Friday, April 27, 2012


Helping Fathers Bond with Children with Autism
by Robert Naseef, Ph.D.

With men, there is often an awkward pause before they can find the words to speak.  Not about sports—that’s usually easy—but about what it is like to be doing their best to face autism with no “fix,” no exit, just life-altering challenges.  Then they share their struggles and what they are learning about how to relate to their children and families. This is some of the work I do as a psychologist who happens to also be the father of an adult child with autism.

As Nelson Mandela observed, “A boy may cry; a man conceals his pain.”  There is a traditional male imperative to “suck it up,” so men tend to cry on the inside.  On the outside we may be grumpy and irritable, but on the inside we are hurting.  Life doesn’t stand still and wait for us.  Families need fathers to express themselves, and to spend time teaching, playing, and otherwise engaged. Children with autism hunger for their fathers’ involvement and approval just like every other child.

In opening up, possibilities emerge for fathers about ways to connect with their children who relate and experience the world differently because of autism.  For example:  
Their children may be drawn to Lego’s or video games as opposed to sports, and they want us to be there with them.
They may struggle with language to express themselves, so we have to learn to read their nonverbal clues.
Sensory differences and difficulty regulating emotion may trigger shutdowns and meltdowns so we have to learn to be sensitive to these issues.

Children with autism are also just children; growing up is about more than just the necessary therapies.  So find something parent and child can do together and enjoy.  It could be as simple as taking a walk or a ride in the car.  Or get on the floor and play with cars or blocks in whatever way your child likes for starters.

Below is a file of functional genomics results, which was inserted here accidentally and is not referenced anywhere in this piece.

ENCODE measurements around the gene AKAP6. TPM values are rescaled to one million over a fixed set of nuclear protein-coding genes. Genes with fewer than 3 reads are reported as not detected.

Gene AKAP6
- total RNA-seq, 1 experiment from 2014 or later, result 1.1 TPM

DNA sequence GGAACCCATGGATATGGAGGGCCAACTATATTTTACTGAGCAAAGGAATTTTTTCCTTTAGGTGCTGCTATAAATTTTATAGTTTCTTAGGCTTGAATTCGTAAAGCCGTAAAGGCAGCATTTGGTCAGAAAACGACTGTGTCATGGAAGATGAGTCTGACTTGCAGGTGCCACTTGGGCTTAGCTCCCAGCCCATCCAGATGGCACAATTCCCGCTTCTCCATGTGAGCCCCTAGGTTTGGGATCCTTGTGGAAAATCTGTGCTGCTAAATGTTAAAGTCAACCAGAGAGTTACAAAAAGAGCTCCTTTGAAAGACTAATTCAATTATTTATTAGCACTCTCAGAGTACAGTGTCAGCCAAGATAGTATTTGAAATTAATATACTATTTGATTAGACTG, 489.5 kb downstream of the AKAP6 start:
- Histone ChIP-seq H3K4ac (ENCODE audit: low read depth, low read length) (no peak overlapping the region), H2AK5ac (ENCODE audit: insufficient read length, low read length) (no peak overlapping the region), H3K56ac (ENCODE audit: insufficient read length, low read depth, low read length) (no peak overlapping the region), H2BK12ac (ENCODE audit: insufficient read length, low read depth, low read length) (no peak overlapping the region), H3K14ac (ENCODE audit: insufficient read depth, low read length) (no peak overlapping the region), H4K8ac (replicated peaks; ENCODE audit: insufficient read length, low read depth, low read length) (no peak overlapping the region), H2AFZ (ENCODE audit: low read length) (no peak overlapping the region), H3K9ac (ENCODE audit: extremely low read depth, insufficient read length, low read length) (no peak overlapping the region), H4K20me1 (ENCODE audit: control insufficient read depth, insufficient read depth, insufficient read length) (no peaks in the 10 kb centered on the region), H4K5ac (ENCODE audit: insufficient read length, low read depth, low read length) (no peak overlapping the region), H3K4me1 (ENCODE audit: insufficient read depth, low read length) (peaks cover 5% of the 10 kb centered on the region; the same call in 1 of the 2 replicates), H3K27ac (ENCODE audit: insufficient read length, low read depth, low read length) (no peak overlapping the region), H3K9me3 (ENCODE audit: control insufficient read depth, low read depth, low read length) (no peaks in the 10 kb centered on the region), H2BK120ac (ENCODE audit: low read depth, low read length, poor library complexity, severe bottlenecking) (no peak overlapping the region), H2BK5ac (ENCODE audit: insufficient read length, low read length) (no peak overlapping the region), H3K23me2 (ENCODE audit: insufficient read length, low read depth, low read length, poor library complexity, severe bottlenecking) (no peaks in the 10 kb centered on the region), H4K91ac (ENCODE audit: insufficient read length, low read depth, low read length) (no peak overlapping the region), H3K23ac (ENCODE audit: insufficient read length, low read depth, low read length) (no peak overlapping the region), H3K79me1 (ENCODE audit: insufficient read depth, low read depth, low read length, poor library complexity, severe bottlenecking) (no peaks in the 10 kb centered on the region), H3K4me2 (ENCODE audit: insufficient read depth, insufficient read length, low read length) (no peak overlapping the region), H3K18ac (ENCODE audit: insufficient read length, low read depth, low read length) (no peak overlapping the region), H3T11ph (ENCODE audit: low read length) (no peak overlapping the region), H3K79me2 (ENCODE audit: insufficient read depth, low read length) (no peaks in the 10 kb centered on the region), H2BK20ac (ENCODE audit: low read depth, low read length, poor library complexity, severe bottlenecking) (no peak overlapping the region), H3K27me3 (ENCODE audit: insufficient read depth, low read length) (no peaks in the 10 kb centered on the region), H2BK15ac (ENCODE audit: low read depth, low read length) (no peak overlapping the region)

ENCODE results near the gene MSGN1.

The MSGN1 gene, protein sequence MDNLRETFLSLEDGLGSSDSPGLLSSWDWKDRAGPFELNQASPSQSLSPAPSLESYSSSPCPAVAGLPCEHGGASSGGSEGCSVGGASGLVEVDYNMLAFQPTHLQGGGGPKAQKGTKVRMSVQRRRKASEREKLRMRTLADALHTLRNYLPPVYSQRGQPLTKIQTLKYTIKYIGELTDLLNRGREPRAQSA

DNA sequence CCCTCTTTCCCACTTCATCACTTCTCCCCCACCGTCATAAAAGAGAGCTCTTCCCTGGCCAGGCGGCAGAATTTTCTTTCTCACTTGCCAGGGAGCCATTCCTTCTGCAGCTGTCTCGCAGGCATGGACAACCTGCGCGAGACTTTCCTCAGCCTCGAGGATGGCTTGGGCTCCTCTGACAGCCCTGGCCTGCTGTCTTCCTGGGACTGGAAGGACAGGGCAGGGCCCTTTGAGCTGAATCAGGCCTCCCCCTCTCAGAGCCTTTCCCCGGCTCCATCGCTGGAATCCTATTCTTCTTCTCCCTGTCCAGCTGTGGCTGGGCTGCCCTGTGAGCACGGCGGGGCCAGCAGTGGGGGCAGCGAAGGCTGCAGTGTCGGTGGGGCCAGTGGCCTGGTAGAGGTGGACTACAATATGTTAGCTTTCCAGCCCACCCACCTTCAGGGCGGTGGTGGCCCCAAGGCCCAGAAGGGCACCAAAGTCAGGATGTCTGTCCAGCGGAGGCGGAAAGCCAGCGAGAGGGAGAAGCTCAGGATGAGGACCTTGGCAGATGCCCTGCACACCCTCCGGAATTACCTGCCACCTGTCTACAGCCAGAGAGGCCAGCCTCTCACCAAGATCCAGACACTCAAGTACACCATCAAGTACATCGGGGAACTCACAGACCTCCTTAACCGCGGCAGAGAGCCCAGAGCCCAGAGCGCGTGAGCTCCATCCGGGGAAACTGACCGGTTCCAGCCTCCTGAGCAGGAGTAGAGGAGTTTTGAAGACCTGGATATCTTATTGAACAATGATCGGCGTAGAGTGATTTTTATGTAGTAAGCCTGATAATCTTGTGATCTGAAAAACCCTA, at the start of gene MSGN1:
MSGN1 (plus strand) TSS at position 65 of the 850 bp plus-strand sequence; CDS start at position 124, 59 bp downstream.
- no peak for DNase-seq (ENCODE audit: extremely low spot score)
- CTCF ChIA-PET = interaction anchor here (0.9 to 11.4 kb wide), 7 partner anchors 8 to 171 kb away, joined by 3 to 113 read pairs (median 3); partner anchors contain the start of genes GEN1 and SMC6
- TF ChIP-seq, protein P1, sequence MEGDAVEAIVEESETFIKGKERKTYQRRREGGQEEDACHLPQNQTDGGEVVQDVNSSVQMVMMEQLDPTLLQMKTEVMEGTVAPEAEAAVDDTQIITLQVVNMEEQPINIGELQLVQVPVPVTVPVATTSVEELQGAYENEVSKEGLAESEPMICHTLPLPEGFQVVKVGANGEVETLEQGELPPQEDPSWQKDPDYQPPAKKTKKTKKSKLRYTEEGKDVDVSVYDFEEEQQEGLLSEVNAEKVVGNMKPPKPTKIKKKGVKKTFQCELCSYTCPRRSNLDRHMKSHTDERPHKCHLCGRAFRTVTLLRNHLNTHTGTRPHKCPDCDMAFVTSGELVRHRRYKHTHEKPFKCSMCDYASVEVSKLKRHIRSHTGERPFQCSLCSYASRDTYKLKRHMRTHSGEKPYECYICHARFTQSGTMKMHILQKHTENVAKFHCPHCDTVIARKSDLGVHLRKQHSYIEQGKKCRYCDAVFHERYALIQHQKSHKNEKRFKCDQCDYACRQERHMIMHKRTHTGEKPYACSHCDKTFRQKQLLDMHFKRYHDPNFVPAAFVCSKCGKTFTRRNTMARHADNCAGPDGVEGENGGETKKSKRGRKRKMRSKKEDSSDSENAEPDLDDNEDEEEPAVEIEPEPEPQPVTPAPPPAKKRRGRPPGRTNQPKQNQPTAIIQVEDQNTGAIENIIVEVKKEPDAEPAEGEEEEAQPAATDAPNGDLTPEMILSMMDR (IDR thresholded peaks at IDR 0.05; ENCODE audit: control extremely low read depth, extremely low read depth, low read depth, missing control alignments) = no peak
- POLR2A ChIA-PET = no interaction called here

By entering the autistic world of our children and understanding how their minds work, as opposed to trying to make them who we want them to be, we learn how to be with them.  Only then can we grow together.  Fathers involved in the daily lives of children inspire with their love and devotion.   

1 comment:

  1. Thank you for writing this insightful article. Any advice for me, (a single mom, and Grandmother)? My son, a single dad of 3, the father of my grandson with autism is grateful for my support with the children. But when it comes to my suggestion to join a father's group he's resistant, although he admits a father's group would help. The explanation: financial limitations, time and his need to be a hands-on Dad to his 3 children, especially now as they struggle with divorce. I welcome grandparents to post their thoughts.
    http://www.youtube.com/watch?v=1r3W-RScxR4

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